But more importantly, you need to know that each volume control you add to the circuit reduces the output impedance such that the pickups are loaded down further and further. In turn, this loading will act to reduce your tone to mud, if not worse.
You can have it if you want it, but I'd seriously reconsider this idea, unless you're using active pups, or some version of an on-board pre-amp such as those found in JohnH's Buffer Circuits.
Rule #1: All Lives Are Final. Make sure that the life you have just been issued is appropriate for your needs, before departing the womb.
Rule #2: In case you don't like the life you have, see Rule #1.
You will simply be wiring a volume control "across" each pickup, before it goes to the 5-way switch. Each pickup gets wired to the same position on the 5-way that it held before. You will remove the tone pot connections from the 5-way as you remove the tone pots. The tone pots can be reused as volume pots in your new scheme by removing the capacitor, assuming the pots are still OK.
The "hot" wire from each pickup goes to the wiper-the middle connection- on its respective pot. The ground connection (the CCW terminal if you're a righty) goes to ground, where it meets the pickup "not hot". The CW terminal goes out to the switch, to the 1,2, or 3 terminal, respectively.
The switch commons should then go straight to your output jack hot.
And, if that was as clear as mud (likely that it was . . ), ask questions, we'll walk you through this.
EDIT: And my post was stepped on by SG. He's right, you should consider whether you want to do this.
Individual volume controls are particularly useful when you are controlling the outputs of different sorts of pickups that may be mismatched, output-wise. If the coils are all the same, not so much.
Post by stratoholic on Mar 8, 2010 23:43:15 GMT -5
Why? Because I have not done this set up before. But, now that you explain why NOT, I am inclined not to attempt this wiring. Well maybe I could .... go practice instead of trying to reinvent the wheel! Thanks for the very insightful feedback.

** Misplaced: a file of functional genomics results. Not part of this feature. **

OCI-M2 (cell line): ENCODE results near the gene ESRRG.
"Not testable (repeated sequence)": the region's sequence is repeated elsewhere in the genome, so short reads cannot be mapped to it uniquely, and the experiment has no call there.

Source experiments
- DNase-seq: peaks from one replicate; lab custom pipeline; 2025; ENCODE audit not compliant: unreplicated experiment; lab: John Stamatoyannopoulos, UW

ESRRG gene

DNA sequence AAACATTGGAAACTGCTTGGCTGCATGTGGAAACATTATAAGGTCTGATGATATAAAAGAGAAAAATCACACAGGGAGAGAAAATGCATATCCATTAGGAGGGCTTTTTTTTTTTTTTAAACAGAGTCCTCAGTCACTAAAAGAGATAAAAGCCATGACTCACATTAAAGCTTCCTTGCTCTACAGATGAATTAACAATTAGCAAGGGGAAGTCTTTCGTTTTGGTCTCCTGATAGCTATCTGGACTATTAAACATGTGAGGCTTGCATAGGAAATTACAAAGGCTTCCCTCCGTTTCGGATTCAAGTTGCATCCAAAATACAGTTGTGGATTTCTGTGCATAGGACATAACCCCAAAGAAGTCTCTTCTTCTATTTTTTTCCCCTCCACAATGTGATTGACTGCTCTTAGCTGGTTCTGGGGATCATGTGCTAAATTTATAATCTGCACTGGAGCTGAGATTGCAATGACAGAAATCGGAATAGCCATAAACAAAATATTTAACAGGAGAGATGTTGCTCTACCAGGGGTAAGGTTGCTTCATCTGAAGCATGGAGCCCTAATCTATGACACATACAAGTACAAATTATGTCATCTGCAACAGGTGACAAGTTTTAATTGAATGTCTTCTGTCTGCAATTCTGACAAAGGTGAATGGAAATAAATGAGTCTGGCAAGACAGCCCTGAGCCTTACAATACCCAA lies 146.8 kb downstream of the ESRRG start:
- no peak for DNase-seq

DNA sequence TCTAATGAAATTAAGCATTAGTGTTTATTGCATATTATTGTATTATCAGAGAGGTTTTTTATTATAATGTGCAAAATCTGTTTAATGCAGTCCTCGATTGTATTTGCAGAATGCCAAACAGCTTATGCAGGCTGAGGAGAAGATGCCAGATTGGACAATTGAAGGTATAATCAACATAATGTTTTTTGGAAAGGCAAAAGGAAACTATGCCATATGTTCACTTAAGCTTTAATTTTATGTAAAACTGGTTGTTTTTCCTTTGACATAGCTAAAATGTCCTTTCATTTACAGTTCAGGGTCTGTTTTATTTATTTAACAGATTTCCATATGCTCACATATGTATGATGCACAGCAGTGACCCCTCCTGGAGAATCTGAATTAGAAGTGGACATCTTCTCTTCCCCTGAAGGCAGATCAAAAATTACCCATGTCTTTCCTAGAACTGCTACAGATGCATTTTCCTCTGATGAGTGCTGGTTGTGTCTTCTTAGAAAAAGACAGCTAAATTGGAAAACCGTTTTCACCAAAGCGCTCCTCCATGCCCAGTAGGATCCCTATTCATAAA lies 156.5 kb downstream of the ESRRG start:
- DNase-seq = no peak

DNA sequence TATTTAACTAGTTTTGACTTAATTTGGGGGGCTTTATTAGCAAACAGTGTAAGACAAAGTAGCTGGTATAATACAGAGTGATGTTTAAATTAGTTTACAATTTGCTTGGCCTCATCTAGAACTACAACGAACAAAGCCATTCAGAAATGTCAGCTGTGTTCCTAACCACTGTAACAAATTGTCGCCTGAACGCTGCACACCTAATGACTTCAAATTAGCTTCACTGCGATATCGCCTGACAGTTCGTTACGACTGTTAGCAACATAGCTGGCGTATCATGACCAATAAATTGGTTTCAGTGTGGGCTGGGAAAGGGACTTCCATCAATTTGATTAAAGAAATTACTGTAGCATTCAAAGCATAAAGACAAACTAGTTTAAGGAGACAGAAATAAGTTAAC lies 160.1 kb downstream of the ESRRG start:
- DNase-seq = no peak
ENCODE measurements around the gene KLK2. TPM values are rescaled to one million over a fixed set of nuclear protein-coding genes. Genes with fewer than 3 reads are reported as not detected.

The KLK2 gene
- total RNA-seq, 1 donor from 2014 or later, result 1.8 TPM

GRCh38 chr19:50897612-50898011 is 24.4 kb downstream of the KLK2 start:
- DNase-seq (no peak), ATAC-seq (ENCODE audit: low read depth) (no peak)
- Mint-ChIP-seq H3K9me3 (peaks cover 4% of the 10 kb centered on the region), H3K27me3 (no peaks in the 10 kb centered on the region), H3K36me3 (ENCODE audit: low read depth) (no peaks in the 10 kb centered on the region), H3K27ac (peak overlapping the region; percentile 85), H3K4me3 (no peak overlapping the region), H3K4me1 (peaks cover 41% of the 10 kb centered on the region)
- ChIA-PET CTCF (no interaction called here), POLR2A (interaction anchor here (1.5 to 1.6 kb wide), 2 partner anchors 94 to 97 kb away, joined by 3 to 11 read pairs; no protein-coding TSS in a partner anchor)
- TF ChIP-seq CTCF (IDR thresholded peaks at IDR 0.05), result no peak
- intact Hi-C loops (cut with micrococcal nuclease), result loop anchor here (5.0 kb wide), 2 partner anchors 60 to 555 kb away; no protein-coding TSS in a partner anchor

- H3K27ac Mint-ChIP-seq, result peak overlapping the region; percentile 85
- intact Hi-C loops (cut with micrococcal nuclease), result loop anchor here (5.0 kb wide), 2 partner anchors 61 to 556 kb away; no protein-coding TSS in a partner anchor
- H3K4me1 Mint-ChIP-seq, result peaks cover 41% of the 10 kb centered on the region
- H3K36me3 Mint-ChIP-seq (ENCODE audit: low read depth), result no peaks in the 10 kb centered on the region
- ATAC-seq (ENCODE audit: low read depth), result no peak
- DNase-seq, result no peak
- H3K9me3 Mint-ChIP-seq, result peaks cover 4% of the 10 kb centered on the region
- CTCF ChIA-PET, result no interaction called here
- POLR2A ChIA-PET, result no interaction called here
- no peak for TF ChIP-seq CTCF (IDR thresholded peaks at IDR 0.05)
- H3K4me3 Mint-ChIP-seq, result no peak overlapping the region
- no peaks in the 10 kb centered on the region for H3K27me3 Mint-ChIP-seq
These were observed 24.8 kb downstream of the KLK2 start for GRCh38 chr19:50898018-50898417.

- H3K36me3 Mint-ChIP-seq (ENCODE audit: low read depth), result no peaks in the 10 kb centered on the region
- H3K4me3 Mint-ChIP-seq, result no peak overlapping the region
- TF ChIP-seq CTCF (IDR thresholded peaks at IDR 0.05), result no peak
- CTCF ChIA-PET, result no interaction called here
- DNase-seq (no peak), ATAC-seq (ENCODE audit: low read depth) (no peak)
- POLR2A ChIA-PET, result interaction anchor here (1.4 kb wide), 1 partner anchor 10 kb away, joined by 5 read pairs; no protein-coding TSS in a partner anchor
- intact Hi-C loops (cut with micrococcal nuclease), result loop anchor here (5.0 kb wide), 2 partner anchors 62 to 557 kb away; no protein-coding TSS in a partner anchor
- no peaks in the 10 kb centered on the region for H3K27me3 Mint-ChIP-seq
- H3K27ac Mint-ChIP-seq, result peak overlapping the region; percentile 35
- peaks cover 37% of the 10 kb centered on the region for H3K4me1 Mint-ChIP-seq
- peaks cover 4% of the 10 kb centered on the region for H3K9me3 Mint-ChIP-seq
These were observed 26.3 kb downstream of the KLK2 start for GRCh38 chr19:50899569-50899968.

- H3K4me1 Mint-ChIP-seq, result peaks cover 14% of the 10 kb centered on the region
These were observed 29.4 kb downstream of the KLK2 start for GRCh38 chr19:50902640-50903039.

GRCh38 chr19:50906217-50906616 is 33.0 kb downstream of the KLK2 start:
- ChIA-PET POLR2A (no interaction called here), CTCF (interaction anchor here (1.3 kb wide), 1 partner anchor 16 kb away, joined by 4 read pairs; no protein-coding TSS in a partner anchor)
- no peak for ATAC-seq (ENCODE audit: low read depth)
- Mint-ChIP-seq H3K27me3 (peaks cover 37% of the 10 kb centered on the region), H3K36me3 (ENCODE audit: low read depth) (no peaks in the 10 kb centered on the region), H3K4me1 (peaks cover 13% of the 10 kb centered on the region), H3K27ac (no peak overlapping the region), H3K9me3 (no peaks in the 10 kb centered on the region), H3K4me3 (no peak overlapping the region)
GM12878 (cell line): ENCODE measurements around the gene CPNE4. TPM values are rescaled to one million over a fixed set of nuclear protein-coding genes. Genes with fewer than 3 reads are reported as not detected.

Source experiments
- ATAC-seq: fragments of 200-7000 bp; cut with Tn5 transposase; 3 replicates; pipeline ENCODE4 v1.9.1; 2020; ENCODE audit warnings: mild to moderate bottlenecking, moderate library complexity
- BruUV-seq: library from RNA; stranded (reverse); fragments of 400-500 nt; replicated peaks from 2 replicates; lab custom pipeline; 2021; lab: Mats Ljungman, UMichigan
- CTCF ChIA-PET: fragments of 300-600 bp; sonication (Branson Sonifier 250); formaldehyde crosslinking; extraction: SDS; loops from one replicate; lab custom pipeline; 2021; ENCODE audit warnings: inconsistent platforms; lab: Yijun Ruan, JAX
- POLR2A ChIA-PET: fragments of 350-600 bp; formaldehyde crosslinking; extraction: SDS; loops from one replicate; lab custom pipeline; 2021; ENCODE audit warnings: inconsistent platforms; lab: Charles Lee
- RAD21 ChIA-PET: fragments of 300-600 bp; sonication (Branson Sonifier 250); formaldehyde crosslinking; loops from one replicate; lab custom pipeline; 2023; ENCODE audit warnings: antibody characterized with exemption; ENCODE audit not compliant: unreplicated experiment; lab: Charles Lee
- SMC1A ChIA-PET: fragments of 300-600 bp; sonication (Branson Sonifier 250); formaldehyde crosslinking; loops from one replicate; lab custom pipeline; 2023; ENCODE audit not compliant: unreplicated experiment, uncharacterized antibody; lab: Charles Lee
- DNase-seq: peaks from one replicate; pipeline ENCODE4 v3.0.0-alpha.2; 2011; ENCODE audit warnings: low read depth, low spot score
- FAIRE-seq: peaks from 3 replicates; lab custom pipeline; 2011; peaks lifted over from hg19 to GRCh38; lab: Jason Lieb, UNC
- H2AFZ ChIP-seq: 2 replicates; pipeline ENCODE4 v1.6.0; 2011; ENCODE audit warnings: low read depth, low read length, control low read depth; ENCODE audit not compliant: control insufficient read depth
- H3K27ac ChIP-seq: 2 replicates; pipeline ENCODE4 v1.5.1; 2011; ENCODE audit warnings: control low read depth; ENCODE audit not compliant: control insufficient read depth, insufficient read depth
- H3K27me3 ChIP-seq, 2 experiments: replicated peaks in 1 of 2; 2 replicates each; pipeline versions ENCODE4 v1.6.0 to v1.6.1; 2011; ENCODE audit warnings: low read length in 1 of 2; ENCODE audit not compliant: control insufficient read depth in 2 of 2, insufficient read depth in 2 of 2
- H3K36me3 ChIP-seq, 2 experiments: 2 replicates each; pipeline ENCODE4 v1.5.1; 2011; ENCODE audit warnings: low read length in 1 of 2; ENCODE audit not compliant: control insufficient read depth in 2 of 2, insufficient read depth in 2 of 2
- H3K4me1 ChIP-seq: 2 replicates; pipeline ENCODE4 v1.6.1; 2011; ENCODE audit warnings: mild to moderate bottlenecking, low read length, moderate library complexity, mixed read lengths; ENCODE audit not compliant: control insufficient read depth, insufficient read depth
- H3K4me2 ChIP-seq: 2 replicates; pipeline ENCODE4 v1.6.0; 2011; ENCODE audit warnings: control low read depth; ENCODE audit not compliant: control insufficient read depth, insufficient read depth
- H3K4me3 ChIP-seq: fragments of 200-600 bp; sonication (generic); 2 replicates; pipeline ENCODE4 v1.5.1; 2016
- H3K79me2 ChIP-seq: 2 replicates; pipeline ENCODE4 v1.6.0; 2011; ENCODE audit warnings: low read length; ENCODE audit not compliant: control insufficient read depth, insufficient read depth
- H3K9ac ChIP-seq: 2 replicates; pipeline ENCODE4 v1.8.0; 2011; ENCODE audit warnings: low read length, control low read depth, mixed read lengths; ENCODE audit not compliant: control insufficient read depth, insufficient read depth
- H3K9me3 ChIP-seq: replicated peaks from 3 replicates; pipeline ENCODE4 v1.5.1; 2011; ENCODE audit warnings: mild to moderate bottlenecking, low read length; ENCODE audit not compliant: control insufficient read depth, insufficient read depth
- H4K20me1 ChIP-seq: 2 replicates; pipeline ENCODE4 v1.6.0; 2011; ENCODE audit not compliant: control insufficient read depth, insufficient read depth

I suppose the main reasons for having more than one volume control are to make blends, and also to set different volume levels for lead/rhythm. I think you could do it with three, and you would have the switching after the volume controls so you only switch on as many volume controls as you have pups switched on. So loading is OK, and theres no tone controls adding load. But I think it is not so very useful tp have three volumes. Have you considered two volumes on a Strat? Heres a scheme with a few variations. THe most complex of which proved to be well liked by a discerning member of this forum in Austin Texas - where they know how to play Strats!
If you leave the switching alone, you'll only ever have two volume pots in the circuit at most. I can't imagine that the load from this extra volume pot would be any more that of the tone control, and I figure it's got to be better than 2 volume controls and 2 tone controls, like the middle position of most any Gibson guitar. My Rickenbacker's got 5 pots in the circuit when I switch to the middle position! It doesn't lack treble.
Course, I don't ever touch any of them there knobs, so I can't figure out why you think you need 3 of 'em. Do you really need the "subtle shades" between the 5 positions?